One of the most consistent and long-lived bands on this list, it has remained active since its founding by vocalist Anthony Kiedis and bassist Flea in 1983. The band eventually settled on a solid lineup, completed by guitarist John Frusciante and drummer/Will Ferrel body double Chad Smith in 1989, although they have occasionally recorded without Frusciante. They were set up to dominate the 90s after recruiting Smith and Frusciante and recording 1989’s Mother’s Milk, backed by a suitably funky cover of Stevie Wonder’s Higher Ground.
The Chilis success continued with the release of their major label debut Blood Sugar Sex Magik in 1991 and the success of its first two singles, funk rock staple Give it Away and Under the Bridge, a tender ballad that confounded expectations and received colossal airplay. A mark of the impact that Blood Sugar Sex Magik had is the fact that three of the era’s biggest bands, The Smashing Pumpkins, Pearl Jam and Nirvana, all joined the album tour as support acts. While One Hot Minute, recorded with Dave Navarro of Jane’s Addiction fame, received mixed reactions despite selling well, Californication, released in 1999, is a cast iron classic. The album sold 16 million copies, reincorporated Frusciante, and ensured Southern Califonia’s favorite sons ended the decade on top.
Trivia: Although Red Hot Chili Peppers may not be the most straightforward band name in the world, it’s a big step forward from their original name, Tony Flow and the Miraculously Majestic Masters of Mayhem.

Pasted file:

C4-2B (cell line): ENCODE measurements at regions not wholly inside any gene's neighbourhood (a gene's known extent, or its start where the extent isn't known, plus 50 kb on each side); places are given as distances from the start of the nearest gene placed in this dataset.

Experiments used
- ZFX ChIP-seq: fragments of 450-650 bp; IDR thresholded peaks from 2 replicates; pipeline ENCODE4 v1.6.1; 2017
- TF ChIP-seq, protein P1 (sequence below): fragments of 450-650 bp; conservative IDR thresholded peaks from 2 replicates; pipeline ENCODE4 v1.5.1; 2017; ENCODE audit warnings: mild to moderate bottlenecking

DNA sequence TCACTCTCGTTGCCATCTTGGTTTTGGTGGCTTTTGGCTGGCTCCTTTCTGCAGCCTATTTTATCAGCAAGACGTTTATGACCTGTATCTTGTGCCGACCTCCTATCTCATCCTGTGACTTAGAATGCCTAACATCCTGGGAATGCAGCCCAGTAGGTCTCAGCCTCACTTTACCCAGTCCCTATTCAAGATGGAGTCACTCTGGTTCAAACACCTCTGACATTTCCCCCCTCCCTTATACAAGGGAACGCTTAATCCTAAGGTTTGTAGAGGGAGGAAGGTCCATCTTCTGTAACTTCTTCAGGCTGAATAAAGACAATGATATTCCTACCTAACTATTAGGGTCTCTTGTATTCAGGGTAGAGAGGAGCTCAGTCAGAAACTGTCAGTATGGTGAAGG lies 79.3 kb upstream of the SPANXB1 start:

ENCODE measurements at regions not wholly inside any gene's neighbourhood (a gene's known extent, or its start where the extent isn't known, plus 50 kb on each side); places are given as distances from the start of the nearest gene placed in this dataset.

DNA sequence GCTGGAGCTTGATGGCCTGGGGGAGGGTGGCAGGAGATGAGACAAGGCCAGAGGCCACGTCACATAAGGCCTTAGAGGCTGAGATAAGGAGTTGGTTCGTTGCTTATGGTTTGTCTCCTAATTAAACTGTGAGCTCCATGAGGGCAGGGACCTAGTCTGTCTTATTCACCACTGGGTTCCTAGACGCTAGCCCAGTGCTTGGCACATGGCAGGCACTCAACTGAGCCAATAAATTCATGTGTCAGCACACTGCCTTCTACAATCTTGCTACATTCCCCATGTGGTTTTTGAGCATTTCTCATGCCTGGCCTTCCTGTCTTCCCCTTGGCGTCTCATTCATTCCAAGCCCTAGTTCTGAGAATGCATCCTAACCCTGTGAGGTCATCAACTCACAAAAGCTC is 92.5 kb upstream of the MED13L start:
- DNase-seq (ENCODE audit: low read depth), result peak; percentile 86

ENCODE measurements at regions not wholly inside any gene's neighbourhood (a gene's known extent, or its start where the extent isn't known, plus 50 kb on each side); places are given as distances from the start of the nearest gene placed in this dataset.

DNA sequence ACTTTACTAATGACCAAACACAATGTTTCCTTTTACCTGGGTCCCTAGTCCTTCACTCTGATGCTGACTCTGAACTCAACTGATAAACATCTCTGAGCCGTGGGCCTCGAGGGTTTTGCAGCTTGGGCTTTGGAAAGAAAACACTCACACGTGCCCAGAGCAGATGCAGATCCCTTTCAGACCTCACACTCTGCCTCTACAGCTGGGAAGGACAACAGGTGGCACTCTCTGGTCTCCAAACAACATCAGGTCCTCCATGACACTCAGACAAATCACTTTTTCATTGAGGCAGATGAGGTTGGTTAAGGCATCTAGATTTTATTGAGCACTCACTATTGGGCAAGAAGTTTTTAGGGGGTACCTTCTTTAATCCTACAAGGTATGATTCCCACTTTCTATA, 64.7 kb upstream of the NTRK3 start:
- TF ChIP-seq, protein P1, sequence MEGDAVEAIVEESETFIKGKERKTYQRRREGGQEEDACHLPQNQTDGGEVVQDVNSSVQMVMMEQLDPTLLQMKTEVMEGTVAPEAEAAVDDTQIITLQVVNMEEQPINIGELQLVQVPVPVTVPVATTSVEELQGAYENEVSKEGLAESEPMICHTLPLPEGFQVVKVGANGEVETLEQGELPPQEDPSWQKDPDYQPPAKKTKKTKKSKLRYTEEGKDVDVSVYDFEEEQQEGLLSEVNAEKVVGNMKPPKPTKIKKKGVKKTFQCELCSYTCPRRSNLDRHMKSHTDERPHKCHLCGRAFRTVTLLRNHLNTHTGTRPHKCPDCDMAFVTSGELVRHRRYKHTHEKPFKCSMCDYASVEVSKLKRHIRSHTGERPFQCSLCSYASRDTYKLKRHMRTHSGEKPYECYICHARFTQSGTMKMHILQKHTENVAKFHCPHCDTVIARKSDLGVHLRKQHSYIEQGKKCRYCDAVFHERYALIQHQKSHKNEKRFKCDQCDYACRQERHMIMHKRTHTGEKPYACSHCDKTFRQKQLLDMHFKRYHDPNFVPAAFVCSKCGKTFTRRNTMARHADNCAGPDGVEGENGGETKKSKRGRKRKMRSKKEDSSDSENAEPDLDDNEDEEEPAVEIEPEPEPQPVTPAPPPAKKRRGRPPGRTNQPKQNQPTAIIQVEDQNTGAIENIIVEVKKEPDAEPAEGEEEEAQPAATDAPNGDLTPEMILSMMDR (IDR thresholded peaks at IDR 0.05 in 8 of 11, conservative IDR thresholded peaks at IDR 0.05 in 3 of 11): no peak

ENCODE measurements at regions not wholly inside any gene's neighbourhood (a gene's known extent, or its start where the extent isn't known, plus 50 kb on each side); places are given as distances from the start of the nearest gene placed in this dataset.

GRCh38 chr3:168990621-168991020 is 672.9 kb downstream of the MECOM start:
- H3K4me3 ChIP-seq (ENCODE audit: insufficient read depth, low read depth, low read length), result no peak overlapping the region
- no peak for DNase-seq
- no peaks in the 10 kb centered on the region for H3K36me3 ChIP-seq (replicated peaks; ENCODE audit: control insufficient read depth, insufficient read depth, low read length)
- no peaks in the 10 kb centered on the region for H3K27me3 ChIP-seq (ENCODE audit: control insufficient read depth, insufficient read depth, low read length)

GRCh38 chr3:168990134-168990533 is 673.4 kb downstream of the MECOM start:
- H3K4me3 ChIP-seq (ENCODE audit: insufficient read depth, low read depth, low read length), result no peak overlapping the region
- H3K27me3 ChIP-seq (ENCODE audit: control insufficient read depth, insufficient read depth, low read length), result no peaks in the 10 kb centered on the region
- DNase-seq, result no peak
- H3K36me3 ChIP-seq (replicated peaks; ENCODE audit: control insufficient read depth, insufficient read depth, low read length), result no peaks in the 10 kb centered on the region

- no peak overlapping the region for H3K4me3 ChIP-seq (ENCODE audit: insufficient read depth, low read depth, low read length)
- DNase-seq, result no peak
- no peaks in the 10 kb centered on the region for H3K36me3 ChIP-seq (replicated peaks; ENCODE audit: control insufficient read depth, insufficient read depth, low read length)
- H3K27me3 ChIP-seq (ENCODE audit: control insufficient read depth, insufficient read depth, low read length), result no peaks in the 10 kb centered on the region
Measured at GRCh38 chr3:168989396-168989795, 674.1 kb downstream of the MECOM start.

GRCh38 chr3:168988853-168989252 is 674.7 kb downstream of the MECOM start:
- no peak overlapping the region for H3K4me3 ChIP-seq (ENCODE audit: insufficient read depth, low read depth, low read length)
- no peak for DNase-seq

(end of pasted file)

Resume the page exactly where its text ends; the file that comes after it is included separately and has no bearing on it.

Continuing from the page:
#2 Pearl Jam
90s Albums: Ten, Vs., Vitalogy, No Code, Yield
When it comes to the grunge era that dominated much of the discourse about American alternative music in the 90s, Pearl Jam is the last gang in town, having released their most recent album as recently as 2020. Formed after the demise of singer Mother Love Bone, Andrew Wood, who had helped to lay the foundation for the Seattle/Washington sound that would dominate the decade, Pearl Jam completely exploded into the mainstream with the release of their debut album, Ten, in 1991. Put simply, Ten is one of the biggest rock albums of all time, staying on the Billboard charts for almost five years, and its follow-up Vs. Set the record at the time for first-time sales.
Despite not flinching away from subjects such as addiction, suicide and social injustice in their songs, the band endured rather than enjoyed commercial success almost unparalleled within the scene they represented, resulting in tension, especially between them and Nirvana. Their sound is melodic and wide-ranging, with Eddie Vedder’s generational vocal talents underpinned by a band unafraid to experiment with different rhythms and play styles. If you are one of the seven people to have never heard Ten, please, for your own sake, correct that at your earliest convenience.